Classical music calms cats


Classical music can relax cats.
Photo by tristesse deluxe/CC, Flickr

Classical music calms cats
Adapted from the Vancouver Sun by Nancy Carson
Level 3

Can our pets be affected by music?
Research shows that classical music
can calm cats and dogs.
Music can also calm gorillas and elephants.

Music and people
We know that music
affects humans in different ways.
Yoga teachers play
music with a slow tempo.

Exercise classes play music
which has a fast tempo.
Some music relaxes us.
Other music distracts us.
We say some music is sad.
Or some music sounds happy.

Music heals
Studies show that music
can reduce someone’s pain.
Music is used in some hospitals
to reduce the need for medication.

People with high blood pressure
can listen to relaxing music
morning and evening for 30 minutes.
They can train themselves
to lower their blood pressure.
And they can keep it low.
Classical, Celtic or raga music
may help with this problem.
Listening to music or singing
can also lower stress.

Medicine for the heart
Music is good for your heart.
Researchers say it is the tempo
of the music is important.
It is not the type or style of music.
It does not have to be music you like.
A group of young people listened to
different kinds of music.
Researchers monitored their breathing,
heart rates and blood pressure.

Test results
Researchers played lively music
with fast tempos.
Volunteers had faster heart
and breathing rates.
When the music tempo was slow,
their heart rate and breathing was slower.
When the music stopped,
heart and breathing rates returned to normal.

It did not matter if the volunteer
liked the music style or not.
It was the tempo of the music
that relaxed the volunteers more.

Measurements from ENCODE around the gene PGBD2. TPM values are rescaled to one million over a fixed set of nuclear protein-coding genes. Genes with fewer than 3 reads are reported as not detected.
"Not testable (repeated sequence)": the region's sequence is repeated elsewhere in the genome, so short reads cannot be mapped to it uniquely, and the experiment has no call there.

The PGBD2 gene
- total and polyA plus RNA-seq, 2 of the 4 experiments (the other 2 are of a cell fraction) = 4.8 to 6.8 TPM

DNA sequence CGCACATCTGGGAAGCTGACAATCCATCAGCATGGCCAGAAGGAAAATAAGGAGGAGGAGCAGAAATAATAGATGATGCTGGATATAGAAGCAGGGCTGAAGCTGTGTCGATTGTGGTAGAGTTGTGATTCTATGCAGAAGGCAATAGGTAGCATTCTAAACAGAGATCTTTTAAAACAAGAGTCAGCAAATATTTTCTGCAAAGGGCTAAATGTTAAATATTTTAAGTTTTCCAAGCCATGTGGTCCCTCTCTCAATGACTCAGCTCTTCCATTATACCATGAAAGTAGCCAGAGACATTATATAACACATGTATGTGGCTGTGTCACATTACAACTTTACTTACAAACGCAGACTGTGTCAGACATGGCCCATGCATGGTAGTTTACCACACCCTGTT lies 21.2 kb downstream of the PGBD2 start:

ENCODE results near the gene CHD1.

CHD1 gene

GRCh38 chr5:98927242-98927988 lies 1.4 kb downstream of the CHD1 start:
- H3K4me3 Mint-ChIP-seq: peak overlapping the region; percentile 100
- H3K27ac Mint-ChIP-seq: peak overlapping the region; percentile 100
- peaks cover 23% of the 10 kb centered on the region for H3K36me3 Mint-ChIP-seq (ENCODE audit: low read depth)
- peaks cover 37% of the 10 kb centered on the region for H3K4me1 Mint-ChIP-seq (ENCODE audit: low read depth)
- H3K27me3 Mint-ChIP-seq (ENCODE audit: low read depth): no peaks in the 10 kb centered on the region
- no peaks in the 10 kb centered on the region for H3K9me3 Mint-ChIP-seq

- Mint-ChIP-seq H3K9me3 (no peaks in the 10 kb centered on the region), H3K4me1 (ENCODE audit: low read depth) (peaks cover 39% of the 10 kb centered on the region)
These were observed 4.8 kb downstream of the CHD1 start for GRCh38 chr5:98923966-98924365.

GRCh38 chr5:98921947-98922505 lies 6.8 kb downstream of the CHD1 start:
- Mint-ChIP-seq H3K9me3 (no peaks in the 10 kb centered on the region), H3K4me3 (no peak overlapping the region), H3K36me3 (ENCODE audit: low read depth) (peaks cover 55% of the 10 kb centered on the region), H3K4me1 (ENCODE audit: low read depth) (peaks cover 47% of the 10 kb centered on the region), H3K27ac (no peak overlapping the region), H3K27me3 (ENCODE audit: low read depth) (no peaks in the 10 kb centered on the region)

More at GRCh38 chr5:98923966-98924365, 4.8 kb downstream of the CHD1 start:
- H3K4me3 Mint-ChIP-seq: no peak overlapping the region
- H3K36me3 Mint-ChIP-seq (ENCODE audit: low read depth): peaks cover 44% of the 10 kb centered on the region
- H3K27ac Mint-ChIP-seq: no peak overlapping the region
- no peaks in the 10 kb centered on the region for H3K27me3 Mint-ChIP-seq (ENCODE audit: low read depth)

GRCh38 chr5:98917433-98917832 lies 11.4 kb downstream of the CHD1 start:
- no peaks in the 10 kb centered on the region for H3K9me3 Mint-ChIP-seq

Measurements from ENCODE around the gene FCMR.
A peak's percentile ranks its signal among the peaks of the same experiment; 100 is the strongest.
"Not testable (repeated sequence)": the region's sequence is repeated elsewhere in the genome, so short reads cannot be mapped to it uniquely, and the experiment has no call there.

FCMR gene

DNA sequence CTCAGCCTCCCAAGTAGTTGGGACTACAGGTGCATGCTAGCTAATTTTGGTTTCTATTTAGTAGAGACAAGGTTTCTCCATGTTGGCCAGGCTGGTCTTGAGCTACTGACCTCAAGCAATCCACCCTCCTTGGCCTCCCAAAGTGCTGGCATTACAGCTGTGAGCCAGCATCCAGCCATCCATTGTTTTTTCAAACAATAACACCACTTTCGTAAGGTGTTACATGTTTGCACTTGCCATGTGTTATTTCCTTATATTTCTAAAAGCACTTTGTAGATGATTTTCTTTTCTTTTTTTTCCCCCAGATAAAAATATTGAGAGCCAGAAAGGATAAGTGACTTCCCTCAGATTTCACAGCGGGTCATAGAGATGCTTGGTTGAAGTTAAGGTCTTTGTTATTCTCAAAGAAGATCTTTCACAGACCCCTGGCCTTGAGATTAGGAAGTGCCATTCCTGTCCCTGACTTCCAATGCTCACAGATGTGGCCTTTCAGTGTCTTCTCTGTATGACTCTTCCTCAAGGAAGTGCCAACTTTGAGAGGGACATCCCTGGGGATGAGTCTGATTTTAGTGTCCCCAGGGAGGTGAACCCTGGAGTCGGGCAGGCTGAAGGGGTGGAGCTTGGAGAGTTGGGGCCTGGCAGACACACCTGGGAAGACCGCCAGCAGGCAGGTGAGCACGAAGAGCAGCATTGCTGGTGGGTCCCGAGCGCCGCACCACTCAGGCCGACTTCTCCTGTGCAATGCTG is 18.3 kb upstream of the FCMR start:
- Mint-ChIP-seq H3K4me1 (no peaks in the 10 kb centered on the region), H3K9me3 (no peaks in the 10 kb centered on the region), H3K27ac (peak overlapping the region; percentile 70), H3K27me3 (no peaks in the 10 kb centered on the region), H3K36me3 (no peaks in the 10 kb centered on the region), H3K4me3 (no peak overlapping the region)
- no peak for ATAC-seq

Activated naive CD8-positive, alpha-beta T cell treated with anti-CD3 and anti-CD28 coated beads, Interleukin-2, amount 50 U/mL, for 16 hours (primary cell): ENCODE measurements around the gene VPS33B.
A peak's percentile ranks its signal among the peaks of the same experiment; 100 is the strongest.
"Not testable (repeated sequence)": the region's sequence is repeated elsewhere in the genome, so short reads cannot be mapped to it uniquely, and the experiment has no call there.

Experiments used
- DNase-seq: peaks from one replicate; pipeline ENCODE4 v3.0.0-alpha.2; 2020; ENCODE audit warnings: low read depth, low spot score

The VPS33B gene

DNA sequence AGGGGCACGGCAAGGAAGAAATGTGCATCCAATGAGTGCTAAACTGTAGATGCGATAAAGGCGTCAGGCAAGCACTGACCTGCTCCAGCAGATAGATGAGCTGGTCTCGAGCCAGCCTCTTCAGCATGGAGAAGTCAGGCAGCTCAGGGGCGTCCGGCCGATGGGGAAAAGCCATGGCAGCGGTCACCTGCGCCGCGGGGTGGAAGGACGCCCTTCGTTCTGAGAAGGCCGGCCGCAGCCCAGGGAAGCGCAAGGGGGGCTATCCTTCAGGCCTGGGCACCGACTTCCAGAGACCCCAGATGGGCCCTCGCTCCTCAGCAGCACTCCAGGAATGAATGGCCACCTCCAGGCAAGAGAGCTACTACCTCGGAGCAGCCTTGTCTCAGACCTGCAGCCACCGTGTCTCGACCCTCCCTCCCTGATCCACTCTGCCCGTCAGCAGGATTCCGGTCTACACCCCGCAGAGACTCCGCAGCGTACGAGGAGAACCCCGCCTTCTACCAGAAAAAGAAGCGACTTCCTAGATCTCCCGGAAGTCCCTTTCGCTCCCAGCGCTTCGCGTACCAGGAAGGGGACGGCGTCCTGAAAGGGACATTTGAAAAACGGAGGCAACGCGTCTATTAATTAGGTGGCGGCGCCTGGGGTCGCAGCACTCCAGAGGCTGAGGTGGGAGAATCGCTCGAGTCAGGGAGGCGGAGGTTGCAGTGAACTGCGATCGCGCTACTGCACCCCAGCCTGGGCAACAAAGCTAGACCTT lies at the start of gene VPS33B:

Mozart’s music
A study in 2014 showed that listening to
one Mozart piano piece improved thinking.
This was called the Mozart Effect.
Children who take music lessons
develop a better memory compared with
children who have no musical training.

Calming cats
Most animals do not like going to the vet.
Cats become frightened and nervous.
These cats often scratch and bite.
Cats hearing classical music were more calm.
This music affected cats having surgery.
Their breathing rate slowed down.
Cats needed less anesthetic.
Too much anesthetic is not safe for animals.

A sick cat in a vet’s office. Photo by James Perkins/CC, Flickr

A sick cat in a vet’s office.
Photo by James Perkins/CC, Flickr

What kind of music?
Researchers played Samuel Barber’s
Adagio for Strings for these cats.
This music relaxed the cats.
And they tried rock music.
But rock music seemed to be
more stressful for the cats.

Adagio for Strings (Opus 11) by Samuel Barber

A question
Dr. Deborah Wells from Queens University, Belfast,
studies the effect of music on animals.
Why do cats respond to classical music?
It is not natural for cats to listen to music.
Wells says, “there is something inherently
enriching about classical music.”
Does it matter how loud the music is?
Does it matter how fast the tempo is?

Your dog or cat’s doctor
Should you ask your vet to play music?
Playing music to pets
in a vet clinic is easy to do.
And it is not expensive.
Maybe pet owners should wait for more studies.

A relaxed, sleeping cat Photo by Moyan Brenn, CC, Flickr

A relaxed, sleeping cat
Photo by Moyan Brenn, CC, Flickr


  1. tempo: the speed that music should be played at.
  2. distracts: stops someone from paying attention to something; disturbs
  3. Celtic: (KEL – tik) cultural music from the British Isles and Ireland.
  4. Raga: a style of Indian classical music using five or more notes to make a melody.


1. Classical Indian Raga music by Anoushka Shankar relaxes human listeners

2. Listening to Thunderstruck by AC/DC appeared stressful for the cats.